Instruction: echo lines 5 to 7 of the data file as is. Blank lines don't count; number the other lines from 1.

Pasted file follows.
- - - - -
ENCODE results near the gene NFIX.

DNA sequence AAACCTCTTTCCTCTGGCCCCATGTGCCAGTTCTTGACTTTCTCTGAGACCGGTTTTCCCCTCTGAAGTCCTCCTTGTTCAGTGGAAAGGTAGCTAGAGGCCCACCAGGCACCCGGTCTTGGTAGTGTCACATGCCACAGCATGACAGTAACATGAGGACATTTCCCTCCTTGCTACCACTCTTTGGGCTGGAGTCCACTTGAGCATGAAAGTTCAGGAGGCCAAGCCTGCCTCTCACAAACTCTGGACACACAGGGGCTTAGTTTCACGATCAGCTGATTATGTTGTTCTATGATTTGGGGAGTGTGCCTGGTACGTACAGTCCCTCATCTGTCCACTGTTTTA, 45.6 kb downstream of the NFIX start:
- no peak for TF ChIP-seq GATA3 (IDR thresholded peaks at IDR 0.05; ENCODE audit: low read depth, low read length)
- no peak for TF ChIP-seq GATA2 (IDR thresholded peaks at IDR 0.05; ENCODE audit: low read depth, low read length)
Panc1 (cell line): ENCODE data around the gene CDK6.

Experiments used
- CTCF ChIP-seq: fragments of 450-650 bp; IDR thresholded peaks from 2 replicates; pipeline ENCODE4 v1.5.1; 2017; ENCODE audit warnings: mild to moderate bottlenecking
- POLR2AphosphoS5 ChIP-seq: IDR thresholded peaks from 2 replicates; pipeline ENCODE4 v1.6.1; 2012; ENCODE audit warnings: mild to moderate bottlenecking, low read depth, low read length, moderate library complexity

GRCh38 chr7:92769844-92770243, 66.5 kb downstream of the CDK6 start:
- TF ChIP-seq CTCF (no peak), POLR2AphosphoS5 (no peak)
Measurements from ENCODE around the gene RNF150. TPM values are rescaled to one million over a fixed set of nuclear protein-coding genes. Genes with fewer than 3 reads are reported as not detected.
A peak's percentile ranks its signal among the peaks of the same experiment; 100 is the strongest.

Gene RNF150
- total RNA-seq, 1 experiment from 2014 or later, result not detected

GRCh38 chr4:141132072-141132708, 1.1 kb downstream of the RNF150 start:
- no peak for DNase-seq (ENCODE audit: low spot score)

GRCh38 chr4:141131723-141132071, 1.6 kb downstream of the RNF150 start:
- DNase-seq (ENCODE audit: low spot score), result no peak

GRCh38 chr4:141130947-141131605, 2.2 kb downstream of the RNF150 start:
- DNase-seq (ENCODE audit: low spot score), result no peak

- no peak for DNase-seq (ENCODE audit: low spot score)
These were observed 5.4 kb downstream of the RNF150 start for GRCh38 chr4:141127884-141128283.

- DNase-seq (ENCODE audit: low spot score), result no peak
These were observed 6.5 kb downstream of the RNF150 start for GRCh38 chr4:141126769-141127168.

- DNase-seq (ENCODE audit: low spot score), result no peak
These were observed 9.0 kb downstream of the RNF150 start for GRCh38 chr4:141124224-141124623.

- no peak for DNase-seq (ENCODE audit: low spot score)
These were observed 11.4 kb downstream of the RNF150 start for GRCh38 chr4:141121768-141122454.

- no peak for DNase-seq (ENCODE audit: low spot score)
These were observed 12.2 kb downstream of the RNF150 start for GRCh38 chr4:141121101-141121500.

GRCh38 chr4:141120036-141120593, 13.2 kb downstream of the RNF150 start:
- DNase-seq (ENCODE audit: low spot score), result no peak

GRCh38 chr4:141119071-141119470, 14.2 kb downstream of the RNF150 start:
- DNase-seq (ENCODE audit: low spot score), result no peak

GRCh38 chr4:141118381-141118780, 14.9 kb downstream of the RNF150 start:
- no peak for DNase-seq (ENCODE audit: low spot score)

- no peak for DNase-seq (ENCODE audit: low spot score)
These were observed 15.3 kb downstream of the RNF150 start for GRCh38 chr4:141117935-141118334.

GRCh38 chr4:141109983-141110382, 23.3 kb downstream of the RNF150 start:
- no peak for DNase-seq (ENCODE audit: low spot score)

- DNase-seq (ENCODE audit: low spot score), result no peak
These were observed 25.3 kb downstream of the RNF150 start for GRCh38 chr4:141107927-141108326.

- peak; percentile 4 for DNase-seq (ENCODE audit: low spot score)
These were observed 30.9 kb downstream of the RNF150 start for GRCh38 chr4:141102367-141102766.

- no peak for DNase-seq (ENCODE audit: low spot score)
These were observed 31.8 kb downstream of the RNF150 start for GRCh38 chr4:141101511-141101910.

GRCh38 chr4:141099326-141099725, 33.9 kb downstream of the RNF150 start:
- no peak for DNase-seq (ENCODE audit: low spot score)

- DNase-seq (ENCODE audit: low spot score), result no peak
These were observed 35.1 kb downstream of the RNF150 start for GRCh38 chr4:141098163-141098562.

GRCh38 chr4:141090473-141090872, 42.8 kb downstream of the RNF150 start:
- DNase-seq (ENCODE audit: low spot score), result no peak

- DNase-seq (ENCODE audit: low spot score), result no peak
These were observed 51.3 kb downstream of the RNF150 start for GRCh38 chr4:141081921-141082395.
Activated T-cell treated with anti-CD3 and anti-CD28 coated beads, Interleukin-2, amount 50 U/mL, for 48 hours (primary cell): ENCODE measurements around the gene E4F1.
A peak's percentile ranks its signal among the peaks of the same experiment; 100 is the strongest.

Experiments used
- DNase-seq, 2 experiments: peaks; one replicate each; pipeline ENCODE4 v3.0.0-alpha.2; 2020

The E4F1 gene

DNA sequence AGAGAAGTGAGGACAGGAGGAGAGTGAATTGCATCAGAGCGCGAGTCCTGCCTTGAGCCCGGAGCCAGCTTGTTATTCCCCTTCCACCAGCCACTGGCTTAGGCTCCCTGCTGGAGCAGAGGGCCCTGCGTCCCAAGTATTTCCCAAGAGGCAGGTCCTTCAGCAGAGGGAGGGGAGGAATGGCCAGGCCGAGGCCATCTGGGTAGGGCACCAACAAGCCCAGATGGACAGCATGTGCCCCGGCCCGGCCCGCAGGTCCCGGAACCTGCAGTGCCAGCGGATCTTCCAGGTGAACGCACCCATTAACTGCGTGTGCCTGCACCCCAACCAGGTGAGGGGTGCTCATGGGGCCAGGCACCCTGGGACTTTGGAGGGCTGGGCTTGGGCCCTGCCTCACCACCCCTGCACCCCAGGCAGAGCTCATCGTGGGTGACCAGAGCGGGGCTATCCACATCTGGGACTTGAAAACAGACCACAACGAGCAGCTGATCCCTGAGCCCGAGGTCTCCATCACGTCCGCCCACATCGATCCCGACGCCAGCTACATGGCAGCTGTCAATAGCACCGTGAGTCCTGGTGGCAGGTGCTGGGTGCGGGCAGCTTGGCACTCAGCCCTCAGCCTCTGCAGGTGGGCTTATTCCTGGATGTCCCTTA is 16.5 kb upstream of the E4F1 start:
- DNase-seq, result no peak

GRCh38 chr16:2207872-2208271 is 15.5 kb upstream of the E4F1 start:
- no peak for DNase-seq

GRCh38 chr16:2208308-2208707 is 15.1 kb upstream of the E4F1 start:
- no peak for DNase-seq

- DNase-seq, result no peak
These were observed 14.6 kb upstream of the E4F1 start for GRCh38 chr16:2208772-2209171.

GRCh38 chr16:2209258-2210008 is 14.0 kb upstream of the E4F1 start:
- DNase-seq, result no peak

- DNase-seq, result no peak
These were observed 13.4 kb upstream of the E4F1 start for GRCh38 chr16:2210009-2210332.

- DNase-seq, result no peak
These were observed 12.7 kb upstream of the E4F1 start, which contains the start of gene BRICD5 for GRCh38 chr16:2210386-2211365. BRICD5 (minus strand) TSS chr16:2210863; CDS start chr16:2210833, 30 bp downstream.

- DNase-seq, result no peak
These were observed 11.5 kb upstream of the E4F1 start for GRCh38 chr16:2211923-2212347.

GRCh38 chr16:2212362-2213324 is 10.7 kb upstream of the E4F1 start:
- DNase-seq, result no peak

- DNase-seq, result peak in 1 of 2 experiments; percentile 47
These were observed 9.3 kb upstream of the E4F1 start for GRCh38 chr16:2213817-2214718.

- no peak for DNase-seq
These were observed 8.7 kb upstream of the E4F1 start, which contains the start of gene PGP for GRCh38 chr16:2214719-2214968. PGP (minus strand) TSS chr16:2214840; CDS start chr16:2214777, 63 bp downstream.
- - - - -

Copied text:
Panc1 (cell line): ENCODE data around the gene CDK6.

Experiments used
- CTCF ChIP-seq: fragments of 450-650 bp; IDR thresholded peaks from 2 replicates; pipeline ENCODE4 v1.5.1; 2017; ENCODE audit warnings: mild to moderate bottlenecking